Choosing Methadone vs Rehab… What’s Right for You?
If you are struggling with opioid dependence, you may be wondering about methadone vs rehab and whether your path to recovery will involve one or both. Read on to find out more about both treatments and how they can work together to address this exceptionally dangerous substance problem.
From 1999–2018, almost 450,000 people died from an overdose involving opioids, according to The Centers for Disease Control and Prevention. Because opioids include a range of legal and nonlegal substances, addiction affects a huge swath of people in the U.S. Opioid addiction is found in a wide demographic of Americans with over 10 million people over the age of 12 have misused an opioid in 2018.
Opioids include prescription drugs like oxycodone, morphine, and hydrocodone. However, as opioid abuse has risen, so has the number of people seeking treatment for their addictions. There are many types of opioid addiction treatments available including residential stays, behavioral therapy, and medication.
If you find yourself wondering about methadone vs rehab, we can help you explore all your options to find the right treatment. Call 405-583-4309 today for more information about opioid addiction recovery.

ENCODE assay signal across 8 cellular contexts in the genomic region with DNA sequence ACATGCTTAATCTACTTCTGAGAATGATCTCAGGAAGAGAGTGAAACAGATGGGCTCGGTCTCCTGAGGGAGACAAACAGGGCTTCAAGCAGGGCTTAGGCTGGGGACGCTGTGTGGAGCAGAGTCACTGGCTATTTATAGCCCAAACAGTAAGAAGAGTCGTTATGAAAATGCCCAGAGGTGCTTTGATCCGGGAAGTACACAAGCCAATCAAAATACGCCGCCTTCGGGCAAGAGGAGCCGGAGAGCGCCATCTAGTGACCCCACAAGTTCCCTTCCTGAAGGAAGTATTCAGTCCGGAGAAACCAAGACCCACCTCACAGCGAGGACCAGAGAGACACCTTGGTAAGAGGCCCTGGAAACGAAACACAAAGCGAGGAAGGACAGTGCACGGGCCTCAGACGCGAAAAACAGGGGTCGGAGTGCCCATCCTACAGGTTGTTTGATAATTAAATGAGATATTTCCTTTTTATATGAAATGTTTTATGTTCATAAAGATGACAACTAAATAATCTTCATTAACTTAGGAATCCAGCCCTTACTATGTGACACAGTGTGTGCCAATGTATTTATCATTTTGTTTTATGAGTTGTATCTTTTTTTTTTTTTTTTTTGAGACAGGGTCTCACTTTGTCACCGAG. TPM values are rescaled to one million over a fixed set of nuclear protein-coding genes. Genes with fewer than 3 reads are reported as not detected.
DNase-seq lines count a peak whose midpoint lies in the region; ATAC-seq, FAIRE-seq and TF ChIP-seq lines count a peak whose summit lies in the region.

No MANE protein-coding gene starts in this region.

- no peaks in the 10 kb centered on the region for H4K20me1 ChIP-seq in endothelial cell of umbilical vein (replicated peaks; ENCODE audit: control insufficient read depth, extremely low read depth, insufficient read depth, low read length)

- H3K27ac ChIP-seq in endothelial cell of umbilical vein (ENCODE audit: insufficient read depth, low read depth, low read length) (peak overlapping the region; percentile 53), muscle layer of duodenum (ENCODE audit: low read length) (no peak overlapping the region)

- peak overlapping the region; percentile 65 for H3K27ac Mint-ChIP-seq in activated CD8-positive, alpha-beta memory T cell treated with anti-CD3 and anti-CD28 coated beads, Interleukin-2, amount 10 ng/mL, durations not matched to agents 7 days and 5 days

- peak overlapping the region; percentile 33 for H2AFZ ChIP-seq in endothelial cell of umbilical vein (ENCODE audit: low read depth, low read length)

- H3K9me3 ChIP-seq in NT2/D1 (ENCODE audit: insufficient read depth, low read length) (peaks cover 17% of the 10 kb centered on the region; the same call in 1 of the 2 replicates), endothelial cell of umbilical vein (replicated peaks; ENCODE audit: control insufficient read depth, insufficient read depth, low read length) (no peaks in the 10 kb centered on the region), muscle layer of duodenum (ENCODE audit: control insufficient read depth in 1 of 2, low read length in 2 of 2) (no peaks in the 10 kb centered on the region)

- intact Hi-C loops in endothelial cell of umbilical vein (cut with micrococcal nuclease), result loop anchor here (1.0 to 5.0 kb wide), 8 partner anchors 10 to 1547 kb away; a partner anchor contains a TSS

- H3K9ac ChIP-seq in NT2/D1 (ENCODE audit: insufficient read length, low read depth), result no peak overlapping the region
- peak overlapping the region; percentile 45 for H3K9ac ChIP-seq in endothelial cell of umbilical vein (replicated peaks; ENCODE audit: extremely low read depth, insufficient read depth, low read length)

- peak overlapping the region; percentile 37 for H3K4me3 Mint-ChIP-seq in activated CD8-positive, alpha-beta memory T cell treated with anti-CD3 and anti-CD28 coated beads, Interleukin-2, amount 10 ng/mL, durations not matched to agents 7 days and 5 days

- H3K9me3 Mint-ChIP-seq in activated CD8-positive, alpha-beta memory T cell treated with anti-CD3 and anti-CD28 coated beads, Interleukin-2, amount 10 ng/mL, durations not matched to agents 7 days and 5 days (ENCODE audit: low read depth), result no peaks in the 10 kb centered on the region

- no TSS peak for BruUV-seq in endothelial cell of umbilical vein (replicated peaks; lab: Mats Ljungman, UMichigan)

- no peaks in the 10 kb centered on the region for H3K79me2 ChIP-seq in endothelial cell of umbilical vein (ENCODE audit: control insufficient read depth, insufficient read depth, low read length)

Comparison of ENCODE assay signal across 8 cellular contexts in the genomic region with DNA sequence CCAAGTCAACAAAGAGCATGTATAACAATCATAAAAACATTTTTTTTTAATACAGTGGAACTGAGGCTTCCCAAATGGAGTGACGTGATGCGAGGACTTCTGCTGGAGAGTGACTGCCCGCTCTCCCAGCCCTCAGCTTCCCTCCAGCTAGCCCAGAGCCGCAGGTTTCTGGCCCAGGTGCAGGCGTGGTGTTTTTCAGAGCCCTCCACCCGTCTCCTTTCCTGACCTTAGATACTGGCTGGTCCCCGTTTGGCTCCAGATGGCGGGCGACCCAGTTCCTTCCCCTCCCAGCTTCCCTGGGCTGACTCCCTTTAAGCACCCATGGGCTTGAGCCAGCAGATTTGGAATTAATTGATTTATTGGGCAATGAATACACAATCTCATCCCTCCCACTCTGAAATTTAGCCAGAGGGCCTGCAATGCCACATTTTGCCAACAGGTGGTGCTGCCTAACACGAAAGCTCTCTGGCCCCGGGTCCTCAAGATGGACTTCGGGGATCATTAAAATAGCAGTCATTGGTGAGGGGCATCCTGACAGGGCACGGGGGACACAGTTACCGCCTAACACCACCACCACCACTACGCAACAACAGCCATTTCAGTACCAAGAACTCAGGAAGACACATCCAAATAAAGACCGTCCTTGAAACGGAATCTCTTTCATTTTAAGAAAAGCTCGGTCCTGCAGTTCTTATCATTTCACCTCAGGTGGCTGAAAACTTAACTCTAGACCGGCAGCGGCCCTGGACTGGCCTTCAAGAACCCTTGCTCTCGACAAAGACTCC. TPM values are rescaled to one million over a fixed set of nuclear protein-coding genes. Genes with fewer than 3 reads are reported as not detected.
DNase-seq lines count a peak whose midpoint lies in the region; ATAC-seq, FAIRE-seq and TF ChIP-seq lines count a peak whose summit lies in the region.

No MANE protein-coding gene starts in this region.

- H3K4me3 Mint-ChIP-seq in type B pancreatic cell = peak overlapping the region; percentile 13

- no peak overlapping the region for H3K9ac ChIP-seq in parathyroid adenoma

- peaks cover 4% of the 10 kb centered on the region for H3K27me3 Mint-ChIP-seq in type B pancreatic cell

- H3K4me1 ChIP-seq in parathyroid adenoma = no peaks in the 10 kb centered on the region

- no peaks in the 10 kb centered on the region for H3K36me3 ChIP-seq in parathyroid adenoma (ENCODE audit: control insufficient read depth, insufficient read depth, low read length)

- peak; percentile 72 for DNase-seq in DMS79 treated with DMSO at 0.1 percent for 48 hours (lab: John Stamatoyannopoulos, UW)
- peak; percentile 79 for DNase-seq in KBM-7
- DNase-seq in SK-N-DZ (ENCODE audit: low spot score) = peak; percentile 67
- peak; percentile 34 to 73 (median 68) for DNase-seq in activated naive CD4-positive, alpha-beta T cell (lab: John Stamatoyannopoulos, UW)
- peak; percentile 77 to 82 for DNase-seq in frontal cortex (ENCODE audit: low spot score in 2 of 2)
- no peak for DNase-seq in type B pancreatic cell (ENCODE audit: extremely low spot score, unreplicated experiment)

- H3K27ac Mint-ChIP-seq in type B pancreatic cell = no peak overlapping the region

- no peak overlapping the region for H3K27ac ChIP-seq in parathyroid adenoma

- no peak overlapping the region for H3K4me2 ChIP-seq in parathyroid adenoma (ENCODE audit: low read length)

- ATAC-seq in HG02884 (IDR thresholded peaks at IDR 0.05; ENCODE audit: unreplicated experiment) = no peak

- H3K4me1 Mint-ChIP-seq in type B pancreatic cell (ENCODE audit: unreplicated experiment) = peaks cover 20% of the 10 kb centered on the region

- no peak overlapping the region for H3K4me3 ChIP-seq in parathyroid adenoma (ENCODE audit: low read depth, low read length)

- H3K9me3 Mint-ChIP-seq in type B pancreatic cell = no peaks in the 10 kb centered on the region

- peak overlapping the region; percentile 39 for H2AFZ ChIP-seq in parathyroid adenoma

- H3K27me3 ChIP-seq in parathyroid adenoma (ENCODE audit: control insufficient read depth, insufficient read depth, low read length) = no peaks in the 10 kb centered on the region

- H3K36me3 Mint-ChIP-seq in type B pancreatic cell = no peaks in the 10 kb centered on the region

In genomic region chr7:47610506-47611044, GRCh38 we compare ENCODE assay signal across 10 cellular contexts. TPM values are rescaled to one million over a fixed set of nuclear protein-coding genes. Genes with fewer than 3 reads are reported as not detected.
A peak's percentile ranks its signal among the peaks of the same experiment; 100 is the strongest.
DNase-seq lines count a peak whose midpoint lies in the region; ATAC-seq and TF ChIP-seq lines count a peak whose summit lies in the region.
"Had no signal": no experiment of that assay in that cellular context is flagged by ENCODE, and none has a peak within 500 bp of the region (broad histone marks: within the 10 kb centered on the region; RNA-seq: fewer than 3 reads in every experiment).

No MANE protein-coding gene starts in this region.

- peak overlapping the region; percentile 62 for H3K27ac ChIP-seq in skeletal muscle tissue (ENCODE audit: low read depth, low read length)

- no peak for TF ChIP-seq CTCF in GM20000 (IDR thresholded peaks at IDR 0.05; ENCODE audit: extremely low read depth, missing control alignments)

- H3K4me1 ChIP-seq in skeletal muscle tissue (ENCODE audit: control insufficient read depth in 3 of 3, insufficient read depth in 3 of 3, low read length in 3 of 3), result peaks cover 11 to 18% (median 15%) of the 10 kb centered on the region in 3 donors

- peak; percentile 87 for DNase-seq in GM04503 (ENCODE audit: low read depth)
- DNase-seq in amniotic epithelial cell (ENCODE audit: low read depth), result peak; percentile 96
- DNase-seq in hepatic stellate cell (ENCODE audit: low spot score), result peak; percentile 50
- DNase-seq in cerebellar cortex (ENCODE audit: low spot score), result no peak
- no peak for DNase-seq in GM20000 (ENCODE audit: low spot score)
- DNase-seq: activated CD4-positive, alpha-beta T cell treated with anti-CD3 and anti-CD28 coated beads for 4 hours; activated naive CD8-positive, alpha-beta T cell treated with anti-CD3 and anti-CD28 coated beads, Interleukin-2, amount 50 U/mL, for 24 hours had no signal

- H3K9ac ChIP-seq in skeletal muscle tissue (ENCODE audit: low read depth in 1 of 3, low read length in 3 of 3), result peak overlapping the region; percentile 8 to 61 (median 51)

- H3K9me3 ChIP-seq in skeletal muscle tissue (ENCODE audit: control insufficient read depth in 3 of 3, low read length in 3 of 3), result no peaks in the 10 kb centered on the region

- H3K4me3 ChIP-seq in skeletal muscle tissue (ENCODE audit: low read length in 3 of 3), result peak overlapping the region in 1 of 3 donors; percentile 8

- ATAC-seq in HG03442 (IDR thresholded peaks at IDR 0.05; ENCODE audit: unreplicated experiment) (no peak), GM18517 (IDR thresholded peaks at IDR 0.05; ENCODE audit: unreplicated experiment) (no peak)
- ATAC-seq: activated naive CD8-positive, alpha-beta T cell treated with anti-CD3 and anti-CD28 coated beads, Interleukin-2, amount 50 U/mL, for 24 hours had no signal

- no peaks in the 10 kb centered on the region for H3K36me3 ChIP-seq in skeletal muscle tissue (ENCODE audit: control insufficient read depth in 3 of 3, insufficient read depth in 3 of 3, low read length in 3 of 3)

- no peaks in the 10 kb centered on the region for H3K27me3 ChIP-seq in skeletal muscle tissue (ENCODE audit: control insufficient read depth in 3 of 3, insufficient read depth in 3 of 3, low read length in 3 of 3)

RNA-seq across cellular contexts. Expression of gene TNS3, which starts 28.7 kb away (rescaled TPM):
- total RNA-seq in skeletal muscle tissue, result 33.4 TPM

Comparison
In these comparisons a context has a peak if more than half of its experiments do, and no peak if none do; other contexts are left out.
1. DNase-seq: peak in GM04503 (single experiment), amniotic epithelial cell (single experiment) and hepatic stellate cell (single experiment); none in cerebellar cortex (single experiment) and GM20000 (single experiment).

Jump to a section below to learn more about methadone vs rehab. Our treatment experts would be happy to assist you, so don’t hesitate to reach out with any questions.
Methadone Makes It Easier
Methadone treatment centers use methadone as a replacement for heroin or prescription pills. This remains one of the most popular methods of managing opioid withdrawal.
Methadone is technically an opioid itself, but it does not work the same way as other drugs in the category. Instead, it mimics some of their effects while blocking others. Most notably, it does not create a high and is thus much less addictive than its counterparts.
Methadone treatment centers control the amount of medication that is dispensed in order to avoid both overdose and the withdrawal symptoms that come with stopping too suddenly.
How Methadone Helps
Methadone, a synthetic opioid drug, has been prescribed for decades for the treatment of opioid addiction. This medication affects how your brain and central nervous system react to pain. It dulls the painful physical reaction that the body has to substance withdrawal and also quiets psychological symptoms such as anxiety and insomnia. It also helps to control cravings.
This combination treatment of withdrawal symptoms and drug cravings allows the addict to focus on their recovery efforts and the rebuilding of relationships with family, friends, and colleagues.
As long as methadone is taken in proper dosages, it causes no harm to vital organs. Even pregnant women can take it! Although most recovering opioid addicts will need to continue to take methadone for a year or more, the potential benefits far outweigh any potential consequences.